Electric cars: Plugging away

Electric cars: Plugging away

CHAMPAIGN — Some are electric, some are hybrid, but all kinds of alternative vehicles will have to overcome some obstacles before they are really able to hit the mainstream.

This area might even be doing a little bit better than most. There are at least two places in Champaign where you can plug in your car (think of it as a gas station for a car that runs without gas) — four charging stations are available on the third floor of the Hill Street parking deck in downtown Champaign, and another is on the north side of the EnterpriseWorks building in the University of Illinois Research Park.

Jacob Tucker, general sales manager at the Sullivan-Parkhill dealership in Champaign, said sales of the Chevrolet Volt are not too bad.

“We do pretty well for our region,” Tucker said. “We’re pretty sales effective. A lot of it, I think, has to do with the university because it’s a little more progressive. People are more willing to try out that kind of technology.”

Still, it’s not so easy to spot an electric vehicle on the road in Champaign-Urbana. The first thing holding a lot of people back is the upfront cost, Tucker said.

“They need to address pricing structure,” Tucker said. “The batteries themselves are expensive to make.”

The 2014 Chevy Volt has a suggested retail price of $34,185, according to the Environmental Protection Agency. That’s getting close to luxury-car territory, but it’s also before government rebates: The state of Illinois will give you a $4,000 check for buying an electric vehicle, and some models are eligible for a federal tax credit of up to $7,500.

And technology is coming along. 

The 2014 Volts are $5,000 less expensive than the earlier models because manufacturers are making the batteries for cheaper, Tucker said. The price is coming down.

There’s another obstacle: The range of the cars needs to get better, Tucker said.

The Volt, for example, runs only on electricity for the first 35 to 40 miles — the equivalent of 98 miles per gallon (because you’re still using energy to charge your car with electricity). After that, it will switch over to gas, and the Volt is EPA-rated at 37 mpg.

“Mostly, the average commute is about 30 miles, so it should take care of most people’s commute” with electricity only, Tucker said.

But let’s say you live in Danville and work in Champaign — electricity will get you to work (barely), but you’ll need to go on gas to get home. A lot of the Volt’s benefits burn up on Interstate 74.

So you might consider the Nissan Leaf, which can go 84 miles (114 mpg equivalent) on a single charge, to be a better option. The Leaf will safely get that Danville resident to work in Champaign and back. But the Leaf doesn’t take gas at all. You’re out of luck if you were thinking about driving to Chicago — the car will die before it gets there.

That makes the next step infrastructure. Cars that run on electricity need a place to charge, a process that takes about eight hours and, for most people right now, happens in their garage overnight.

The Illinois Department of Commerce and Economic Opportunity this year offered incentives for government agencies, businesses, educational institutions, nonprofits and individuals to install electric charging stations. Those which installed charging stations were eligible for a 50 percent rebate of the total cost, up to a maximum $49,000.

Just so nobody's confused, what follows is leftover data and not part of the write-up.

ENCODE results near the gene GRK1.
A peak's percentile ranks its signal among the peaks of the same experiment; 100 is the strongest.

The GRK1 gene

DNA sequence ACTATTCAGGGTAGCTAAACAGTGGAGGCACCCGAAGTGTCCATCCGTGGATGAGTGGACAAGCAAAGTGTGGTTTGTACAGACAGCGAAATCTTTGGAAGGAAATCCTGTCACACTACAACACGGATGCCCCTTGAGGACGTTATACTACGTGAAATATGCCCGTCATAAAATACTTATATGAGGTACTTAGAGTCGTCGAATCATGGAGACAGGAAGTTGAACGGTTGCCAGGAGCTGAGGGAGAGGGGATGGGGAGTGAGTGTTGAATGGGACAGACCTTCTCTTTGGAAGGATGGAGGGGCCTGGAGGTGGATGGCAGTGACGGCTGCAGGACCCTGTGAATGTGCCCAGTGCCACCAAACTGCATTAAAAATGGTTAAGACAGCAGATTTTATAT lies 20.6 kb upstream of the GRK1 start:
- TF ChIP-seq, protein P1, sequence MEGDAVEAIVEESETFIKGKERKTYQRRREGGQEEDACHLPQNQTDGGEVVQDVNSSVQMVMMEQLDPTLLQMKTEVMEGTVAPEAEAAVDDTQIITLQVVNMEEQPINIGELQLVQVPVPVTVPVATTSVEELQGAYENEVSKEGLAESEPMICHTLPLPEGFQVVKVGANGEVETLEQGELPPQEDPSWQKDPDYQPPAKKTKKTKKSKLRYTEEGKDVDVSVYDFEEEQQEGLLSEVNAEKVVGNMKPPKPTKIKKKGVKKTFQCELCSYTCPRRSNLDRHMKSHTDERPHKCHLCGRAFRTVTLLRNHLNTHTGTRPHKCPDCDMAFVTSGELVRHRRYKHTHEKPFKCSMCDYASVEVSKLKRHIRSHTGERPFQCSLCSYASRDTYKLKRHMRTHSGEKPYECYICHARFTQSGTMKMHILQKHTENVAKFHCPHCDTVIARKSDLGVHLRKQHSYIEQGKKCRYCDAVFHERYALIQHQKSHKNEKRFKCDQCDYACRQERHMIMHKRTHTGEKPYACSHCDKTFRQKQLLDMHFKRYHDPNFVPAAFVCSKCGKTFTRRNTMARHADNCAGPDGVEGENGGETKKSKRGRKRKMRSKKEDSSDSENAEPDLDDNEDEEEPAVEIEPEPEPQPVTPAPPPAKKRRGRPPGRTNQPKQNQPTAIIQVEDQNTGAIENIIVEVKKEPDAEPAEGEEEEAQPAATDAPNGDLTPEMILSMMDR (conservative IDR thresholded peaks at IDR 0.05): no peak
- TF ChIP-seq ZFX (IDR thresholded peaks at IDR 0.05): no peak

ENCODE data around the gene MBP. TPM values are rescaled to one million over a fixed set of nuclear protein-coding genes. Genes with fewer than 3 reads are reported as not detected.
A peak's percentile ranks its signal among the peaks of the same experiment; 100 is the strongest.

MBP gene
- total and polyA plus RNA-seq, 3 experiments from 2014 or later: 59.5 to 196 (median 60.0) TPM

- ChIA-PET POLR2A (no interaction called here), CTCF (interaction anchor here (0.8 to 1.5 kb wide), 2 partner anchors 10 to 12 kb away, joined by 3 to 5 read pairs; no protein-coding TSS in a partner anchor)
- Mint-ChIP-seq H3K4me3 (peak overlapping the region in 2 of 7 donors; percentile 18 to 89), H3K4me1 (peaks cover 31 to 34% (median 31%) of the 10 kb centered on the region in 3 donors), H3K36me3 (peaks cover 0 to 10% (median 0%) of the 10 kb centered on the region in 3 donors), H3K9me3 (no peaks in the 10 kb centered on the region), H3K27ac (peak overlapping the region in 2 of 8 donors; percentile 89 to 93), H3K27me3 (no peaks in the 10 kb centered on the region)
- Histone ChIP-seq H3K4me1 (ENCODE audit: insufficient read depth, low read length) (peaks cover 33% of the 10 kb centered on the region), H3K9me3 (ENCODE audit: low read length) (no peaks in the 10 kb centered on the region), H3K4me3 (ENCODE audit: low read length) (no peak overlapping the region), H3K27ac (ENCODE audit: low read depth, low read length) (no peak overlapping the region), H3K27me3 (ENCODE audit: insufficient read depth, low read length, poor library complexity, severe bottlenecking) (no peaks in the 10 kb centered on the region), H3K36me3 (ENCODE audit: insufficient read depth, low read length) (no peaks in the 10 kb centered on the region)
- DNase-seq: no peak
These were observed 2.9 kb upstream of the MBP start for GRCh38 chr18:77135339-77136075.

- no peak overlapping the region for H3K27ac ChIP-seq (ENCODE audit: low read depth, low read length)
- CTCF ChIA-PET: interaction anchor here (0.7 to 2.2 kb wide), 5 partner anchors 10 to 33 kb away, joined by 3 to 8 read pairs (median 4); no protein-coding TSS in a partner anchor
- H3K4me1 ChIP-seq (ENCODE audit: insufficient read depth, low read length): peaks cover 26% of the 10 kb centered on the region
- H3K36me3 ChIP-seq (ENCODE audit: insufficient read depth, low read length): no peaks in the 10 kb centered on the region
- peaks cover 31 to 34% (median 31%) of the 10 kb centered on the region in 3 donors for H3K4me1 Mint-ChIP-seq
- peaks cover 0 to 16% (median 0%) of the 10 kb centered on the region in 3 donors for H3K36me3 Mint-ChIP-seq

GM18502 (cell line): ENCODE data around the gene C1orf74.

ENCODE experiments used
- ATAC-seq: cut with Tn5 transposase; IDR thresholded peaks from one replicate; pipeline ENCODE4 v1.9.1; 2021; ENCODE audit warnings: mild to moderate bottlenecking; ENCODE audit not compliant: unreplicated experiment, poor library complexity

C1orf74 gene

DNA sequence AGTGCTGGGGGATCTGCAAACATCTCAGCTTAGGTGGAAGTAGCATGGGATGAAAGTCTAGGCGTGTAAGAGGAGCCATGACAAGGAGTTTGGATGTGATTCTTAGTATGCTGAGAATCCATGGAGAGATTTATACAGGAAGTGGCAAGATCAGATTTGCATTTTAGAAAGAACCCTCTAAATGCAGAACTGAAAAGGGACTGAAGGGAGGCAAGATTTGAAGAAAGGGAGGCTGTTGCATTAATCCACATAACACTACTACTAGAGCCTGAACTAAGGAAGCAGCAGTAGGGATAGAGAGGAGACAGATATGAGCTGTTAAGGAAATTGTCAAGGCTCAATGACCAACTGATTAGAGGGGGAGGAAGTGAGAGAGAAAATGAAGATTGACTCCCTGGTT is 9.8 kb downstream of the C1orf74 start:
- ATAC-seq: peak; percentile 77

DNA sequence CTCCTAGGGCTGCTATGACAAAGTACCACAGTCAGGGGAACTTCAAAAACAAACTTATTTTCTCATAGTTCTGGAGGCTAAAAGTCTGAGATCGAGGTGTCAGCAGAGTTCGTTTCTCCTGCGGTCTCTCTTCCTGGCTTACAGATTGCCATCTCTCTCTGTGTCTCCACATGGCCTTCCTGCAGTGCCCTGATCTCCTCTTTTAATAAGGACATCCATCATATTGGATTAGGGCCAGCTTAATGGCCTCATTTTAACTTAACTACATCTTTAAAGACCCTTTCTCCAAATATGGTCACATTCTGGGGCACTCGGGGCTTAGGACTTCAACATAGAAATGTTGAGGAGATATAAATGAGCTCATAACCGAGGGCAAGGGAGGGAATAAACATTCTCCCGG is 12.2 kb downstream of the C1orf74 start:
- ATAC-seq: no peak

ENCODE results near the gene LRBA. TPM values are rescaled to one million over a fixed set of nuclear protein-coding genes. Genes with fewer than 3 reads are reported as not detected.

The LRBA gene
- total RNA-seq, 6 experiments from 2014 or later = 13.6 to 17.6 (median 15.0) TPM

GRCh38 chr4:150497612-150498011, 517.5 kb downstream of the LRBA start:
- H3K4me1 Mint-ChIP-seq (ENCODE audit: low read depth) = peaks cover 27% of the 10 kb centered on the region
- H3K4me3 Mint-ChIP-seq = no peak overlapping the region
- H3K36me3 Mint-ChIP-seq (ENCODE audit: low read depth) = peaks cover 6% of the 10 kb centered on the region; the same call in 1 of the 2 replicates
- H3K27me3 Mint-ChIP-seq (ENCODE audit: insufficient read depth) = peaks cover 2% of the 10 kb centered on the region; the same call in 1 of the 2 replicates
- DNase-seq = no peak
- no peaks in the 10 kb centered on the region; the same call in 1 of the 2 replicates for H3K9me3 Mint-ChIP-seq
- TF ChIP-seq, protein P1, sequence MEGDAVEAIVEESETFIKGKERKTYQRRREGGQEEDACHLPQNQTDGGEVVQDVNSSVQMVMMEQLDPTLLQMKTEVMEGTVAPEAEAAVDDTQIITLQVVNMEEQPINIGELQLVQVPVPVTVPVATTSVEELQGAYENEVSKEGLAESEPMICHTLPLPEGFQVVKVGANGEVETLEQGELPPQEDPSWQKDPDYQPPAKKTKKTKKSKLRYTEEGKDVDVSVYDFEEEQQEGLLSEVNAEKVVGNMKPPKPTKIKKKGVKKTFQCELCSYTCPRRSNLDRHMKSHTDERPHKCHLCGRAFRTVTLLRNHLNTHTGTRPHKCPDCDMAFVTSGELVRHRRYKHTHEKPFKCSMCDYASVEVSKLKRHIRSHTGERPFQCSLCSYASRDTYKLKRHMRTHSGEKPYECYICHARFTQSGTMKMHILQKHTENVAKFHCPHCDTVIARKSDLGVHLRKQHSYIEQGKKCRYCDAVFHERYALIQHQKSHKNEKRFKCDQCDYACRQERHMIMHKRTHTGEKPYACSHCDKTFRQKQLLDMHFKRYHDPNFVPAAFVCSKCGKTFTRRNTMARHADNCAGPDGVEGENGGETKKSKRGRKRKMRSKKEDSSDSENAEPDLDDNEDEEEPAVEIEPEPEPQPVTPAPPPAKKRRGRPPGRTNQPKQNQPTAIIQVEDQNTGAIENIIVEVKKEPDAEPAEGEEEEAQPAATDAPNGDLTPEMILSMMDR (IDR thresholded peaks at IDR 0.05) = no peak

There’s nowhere to plug in right now in Urbana, but city sustainability manager Scott Tess said officials are taking a look at that. Just don’t expect to see any charging stations installed purely for convenience.

“When spending limited public funds, we don’t want to place a charging station just so people who have already bought an electric car can charge up,” Tess said.

The city would look to induce new electric vehicle purchases, Tess said. Putting a bunch of charging stations in downtown Urbana, for example, is not necessarily going to help anyone out.

The city is “working with (the Champaign County Regional Planning Commission) to see if we can find a way to utilize transportation modeling to identify, maybe, workplaces where one day’s commute is farther than one night’s charge,” Tess said.

Perhaps that’s Carle Foundation Hospital or another large regional employer, where people are driving into Urbana from Danville or Rantoul to get to work, instead of just across town. That way, workers who were out of range before might reconsider an electric car they can charge up during the workday.

Electric vehicles work well enough for Urbana city staff, though. Tess said the city is leasing a Mitsubishi i-MiEV, which gets about 50 miles on a single charge for the building inspector who uses it. That’s more than city workers typically drive in a day.

“They make really good fleet vehicles because they charge up overnight, and we’re not using them overnight,” Tess said.

The major focus, for now, is on more traditional ways to get people out of cars.

“We are promoting and in many cases building infrastructure, particularly for bikes, to entice more people to take advantage of lower-emitting modes of transportation,” Tess said.

That includes maybe the most traditional way — if two people carpool together, Tess said, they’re cutting their emissions in half.

“Half is great,” Tess said.

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